This sermon is part of the sermon series "Church As It Was Meant to Be". See series.
Once upon a time there was a wonderful church that suddenly found itself in trouble. After an exciting season of growth, things just didn't seem to be working as well as they once did. For one thing, many of the new people came from very different backgrounds, culturally and religiously. They didn't understand the way things had always been done in the church, and brought a whole new set of needs and ideas.
As a result, some of the members began to resent these newcomers; they felt like their church was changing, and they couldn't control it. While the newer folks, especially those from different cultural backgrounds, were feeling left out and like their needs and ideas were being overlooked.
At times, the leaders seemed so preoccupied with all this growth that they lost track of what was really important. Some folks felt the teaching ministry of the church wasn't as strong as it used to be. Others felt there should be more of an emphasis on prayer. There were stories of people "falling through the cracks"—not being cared for.
The leaders seemed to be overwhelmed at times, like they couldn't keep up and didn't know what to do next. It was a very unsettling time, and the future of the church seemed to be in peril.
You may be guessing that the church I'm describing is our church, or one you grew up in. A good guess, perhaps, but the troubled church I have in mind is the New Testament church—the church we've been reading about in these opening chapters of the Book of Acts.
For four weeks now we've been tracking with the early church. It's been a story of growth in every direction—deeper, closer, wider. We've seen a balanced commitment to discipleship, outreach, worship, and community. Just last week we learned that the believers "were one in heart and mind," and that "there were no needy persons among them." But when we come to chapter 6, things begin to unravel. We see unmet needs, overworked leaders, unsettling changes, and rifts within the congregation.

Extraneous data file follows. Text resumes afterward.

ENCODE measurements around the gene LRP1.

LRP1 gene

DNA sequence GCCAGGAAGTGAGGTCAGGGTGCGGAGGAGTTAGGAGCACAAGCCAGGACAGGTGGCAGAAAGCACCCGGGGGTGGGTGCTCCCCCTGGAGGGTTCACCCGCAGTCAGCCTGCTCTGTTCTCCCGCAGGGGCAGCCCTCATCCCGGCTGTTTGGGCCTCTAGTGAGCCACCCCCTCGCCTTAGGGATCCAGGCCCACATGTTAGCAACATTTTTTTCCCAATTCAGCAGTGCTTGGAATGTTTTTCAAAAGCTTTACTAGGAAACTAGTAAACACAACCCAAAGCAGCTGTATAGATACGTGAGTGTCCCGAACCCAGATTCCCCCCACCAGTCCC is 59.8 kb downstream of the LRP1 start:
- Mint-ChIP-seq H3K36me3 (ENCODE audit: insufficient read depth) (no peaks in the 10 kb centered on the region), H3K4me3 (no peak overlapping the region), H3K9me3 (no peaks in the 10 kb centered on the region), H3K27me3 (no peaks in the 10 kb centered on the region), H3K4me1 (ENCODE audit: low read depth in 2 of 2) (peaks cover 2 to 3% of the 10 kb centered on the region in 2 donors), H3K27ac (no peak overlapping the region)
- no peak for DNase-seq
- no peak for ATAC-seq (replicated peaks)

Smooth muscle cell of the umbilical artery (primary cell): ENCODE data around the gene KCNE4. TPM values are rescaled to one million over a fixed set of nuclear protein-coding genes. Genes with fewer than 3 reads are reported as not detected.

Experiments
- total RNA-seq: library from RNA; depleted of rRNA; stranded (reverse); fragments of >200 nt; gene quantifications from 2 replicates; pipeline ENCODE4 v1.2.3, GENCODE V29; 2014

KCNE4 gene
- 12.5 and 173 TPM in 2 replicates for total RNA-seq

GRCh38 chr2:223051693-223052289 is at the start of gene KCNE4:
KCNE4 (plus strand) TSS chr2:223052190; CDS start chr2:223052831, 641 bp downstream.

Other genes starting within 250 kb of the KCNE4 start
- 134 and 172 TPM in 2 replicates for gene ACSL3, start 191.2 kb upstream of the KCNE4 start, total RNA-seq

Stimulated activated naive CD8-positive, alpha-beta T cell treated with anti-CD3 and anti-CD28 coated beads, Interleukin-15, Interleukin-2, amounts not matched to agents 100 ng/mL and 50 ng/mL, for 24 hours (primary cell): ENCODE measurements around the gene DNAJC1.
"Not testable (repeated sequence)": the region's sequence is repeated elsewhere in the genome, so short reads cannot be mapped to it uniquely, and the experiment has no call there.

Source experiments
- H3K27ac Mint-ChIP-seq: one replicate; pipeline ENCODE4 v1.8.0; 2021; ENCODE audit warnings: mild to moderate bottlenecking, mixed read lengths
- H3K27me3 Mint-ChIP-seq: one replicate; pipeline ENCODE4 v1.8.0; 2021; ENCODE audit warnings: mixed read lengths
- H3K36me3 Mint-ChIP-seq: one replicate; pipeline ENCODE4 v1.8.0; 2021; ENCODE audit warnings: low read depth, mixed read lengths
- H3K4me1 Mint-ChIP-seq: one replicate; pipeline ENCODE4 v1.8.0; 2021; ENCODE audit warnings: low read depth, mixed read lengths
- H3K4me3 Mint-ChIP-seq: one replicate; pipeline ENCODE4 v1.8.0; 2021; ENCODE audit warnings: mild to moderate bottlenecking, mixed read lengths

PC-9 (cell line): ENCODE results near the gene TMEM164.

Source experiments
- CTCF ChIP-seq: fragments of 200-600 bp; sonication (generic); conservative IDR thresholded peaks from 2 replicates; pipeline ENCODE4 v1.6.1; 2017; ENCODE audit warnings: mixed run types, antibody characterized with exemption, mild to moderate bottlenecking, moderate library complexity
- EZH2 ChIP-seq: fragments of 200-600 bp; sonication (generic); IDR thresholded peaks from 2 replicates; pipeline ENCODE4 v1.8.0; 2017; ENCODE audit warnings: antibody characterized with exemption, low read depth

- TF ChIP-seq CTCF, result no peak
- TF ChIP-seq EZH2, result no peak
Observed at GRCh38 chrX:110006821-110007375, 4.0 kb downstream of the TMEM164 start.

What we're going to discover now is that the problems that threatened the early church have threatened every church ever since, including Grace Chapel, and that handling those problems well determines whether a church thrives or collapses.
Let's turn to the Book of Acts:
In those days, when the number of disciples was increasing, the Grecian Jews among them complained against the Hebraic Jews because their widows were being overlooked in the daily distribution of food. So the Twelve gathered all the disciples together and said, "It would not be right for us to neglect the ministry of the word of God in order to wait on tables. Brothers, choose seven men from among you who are known to be full of the Spirit and wisdom. We will turn this responsibility over to them, and we will give our attention to prayer and the ministry of the word.
The proposal pleased the whole group. They chose Stephen, a man full of faith and the Holy Spirit; also Philip, Procurus, Nicanor, Timon, Parmenas, and Nicolas from Antioch, a convert to Judaism. They presented these men to the apostles, who prayed and laid their hands on them. So the word of God spread. The number of disciples in Jerusalem increased rapidly, and a large number of priests became obedient to the faith.